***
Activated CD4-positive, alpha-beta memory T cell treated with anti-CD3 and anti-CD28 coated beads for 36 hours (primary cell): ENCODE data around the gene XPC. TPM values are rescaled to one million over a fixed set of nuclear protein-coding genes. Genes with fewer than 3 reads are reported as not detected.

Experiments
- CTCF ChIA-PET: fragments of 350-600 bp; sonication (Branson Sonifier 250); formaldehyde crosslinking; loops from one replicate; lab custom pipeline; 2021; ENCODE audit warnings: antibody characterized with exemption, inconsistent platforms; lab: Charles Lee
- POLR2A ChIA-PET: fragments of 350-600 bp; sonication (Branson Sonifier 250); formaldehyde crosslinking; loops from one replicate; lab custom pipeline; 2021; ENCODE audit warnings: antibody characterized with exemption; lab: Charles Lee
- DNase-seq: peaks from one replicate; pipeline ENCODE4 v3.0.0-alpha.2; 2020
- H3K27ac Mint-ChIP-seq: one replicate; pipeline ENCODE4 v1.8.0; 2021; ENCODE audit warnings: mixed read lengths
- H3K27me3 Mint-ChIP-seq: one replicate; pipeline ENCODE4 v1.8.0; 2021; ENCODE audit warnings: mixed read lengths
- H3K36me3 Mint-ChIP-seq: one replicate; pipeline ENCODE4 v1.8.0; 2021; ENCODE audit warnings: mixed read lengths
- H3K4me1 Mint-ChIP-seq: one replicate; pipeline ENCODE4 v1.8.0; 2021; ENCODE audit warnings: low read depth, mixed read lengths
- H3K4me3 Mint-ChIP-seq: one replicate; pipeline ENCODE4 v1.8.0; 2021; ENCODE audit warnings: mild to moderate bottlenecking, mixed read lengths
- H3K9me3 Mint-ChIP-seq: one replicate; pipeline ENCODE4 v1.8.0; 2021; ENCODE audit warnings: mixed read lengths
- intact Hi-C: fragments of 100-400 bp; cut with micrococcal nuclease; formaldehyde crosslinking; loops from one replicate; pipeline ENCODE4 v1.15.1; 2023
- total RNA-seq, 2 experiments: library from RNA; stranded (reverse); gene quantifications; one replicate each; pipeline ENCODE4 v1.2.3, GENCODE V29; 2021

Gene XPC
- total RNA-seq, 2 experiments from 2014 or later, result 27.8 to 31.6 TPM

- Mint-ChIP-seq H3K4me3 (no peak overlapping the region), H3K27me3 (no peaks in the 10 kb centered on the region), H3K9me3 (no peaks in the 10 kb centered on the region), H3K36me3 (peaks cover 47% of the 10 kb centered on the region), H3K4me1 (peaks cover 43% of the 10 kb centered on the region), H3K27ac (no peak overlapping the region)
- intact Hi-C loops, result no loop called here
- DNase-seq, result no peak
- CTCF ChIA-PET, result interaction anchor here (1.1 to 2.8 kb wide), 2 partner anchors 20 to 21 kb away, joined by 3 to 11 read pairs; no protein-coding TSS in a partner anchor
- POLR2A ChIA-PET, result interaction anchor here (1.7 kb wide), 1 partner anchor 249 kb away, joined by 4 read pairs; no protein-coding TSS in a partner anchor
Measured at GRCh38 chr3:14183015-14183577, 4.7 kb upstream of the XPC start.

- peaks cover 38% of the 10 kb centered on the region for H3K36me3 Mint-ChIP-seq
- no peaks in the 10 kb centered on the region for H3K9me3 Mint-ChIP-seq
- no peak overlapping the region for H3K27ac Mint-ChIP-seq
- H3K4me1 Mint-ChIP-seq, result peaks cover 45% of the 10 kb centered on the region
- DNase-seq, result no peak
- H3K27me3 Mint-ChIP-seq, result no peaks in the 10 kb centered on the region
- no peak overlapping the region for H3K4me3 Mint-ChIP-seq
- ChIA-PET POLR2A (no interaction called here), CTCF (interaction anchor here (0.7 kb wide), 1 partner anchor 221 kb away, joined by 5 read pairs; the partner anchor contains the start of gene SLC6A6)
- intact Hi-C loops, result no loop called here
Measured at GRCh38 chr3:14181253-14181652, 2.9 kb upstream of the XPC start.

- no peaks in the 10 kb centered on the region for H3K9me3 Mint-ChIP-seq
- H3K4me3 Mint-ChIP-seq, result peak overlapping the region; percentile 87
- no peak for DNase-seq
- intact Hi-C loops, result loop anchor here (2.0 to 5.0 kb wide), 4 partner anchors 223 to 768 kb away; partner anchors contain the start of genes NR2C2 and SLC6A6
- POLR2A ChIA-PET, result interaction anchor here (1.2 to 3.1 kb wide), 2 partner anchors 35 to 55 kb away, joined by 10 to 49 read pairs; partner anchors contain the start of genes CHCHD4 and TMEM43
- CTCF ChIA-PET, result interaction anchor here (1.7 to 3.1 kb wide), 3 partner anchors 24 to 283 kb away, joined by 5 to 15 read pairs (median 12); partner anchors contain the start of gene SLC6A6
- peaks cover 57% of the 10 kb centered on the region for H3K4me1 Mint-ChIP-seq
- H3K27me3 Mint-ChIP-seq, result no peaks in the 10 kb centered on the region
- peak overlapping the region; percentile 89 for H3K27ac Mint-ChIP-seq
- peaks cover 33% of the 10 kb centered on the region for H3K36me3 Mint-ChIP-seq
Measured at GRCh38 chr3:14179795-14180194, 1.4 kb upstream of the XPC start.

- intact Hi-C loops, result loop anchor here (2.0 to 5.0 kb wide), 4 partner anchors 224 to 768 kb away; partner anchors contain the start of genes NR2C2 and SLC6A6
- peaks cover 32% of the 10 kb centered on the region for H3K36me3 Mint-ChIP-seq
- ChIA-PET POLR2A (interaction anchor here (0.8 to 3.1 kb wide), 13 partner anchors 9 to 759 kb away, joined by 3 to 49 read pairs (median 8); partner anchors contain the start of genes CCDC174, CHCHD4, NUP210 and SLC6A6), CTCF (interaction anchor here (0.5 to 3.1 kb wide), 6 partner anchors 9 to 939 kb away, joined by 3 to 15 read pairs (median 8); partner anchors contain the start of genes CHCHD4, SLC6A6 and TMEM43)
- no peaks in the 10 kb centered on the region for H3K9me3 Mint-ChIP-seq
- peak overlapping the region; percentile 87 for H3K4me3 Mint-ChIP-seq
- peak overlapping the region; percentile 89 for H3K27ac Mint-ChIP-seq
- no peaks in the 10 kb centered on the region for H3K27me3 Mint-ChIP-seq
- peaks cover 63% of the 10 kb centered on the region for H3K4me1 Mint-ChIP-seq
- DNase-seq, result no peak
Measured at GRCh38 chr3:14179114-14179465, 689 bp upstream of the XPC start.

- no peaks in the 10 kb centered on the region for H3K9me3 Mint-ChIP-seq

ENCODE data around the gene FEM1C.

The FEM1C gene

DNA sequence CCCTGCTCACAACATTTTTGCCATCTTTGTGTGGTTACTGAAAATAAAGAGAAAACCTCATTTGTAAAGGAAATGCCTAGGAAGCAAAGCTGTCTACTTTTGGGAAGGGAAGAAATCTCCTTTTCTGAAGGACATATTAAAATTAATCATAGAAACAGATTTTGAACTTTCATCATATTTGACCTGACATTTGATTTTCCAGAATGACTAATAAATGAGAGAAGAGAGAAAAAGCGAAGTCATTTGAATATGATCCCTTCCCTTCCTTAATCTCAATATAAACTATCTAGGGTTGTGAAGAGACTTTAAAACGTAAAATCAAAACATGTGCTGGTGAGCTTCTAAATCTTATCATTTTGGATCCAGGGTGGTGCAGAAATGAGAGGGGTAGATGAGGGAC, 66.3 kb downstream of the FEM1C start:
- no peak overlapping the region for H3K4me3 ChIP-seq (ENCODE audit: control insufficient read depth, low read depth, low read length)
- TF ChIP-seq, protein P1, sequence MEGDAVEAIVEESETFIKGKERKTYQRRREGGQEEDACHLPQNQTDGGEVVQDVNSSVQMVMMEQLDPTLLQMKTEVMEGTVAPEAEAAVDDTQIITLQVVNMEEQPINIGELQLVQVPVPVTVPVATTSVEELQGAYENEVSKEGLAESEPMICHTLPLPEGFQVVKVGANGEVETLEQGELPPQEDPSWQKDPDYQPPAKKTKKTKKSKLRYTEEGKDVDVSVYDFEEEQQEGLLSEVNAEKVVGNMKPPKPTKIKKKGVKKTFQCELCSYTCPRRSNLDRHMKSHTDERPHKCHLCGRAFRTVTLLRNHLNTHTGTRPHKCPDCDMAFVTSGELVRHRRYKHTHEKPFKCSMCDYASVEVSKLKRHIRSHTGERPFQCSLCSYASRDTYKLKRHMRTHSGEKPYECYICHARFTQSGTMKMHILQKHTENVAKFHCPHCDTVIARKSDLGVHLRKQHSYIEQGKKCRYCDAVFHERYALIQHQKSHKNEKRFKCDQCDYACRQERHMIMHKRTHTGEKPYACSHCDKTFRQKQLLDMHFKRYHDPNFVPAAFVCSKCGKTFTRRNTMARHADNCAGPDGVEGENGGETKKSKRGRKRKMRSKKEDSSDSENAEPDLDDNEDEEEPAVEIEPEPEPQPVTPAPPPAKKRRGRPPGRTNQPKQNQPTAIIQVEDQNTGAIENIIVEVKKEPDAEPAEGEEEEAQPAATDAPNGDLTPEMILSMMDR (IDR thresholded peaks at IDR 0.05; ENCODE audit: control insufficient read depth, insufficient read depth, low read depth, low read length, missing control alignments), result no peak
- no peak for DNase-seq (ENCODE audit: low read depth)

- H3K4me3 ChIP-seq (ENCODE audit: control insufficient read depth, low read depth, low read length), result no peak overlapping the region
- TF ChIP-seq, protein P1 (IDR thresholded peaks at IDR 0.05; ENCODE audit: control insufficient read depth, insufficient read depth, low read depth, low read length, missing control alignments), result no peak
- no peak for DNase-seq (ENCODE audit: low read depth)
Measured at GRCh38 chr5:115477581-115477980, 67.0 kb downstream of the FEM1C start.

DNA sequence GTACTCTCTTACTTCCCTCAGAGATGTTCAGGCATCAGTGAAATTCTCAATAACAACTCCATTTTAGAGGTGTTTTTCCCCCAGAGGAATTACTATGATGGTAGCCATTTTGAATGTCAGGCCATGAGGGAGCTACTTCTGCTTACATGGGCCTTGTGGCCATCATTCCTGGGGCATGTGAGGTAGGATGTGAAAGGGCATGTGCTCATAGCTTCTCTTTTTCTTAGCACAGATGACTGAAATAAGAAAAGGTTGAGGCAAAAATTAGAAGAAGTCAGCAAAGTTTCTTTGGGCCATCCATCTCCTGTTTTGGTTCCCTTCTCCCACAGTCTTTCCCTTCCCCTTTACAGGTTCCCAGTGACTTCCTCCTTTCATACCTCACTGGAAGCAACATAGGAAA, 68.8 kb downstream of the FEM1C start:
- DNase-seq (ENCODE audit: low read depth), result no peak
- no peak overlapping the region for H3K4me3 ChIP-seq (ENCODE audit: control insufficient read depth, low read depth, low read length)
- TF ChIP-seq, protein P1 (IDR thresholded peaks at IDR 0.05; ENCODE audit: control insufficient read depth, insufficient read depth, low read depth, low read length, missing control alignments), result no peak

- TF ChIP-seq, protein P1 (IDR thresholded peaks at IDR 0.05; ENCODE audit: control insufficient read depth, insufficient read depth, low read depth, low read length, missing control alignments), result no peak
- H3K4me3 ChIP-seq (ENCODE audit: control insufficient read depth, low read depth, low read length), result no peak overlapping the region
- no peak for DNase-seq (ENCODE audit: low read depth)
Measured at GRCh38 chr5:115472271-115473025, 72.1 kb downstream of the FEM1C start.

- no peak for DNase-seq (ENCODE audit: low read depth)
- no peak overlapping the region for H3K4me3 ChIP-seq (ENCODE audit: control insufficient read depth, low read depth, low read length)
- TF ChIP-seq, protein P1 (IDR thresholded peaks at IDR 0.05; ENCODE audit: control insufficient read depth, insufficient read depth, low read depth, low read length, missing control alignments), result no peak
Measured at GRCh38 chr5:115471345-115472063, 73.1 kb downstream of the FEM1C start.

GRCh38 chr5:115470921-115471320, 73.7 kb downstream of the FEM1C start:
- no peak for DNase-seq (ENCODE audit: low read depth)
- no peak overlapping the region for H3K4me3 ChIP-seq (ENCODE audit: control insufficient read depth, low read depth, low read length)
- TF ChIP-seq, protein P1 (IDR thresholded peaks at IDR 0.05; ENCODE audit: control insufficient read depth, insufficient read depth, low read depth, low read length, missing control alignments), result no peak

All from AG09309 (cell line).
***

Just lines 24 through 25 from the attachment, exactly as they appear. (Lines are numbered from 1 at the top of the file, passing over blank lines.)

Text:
- no peak overlapping the region for H3K27ac Mint-ChIP-seq
- H3K4me1 Mint-ChIP-seq, result peaks cover 45% of the 10 kb centered on the region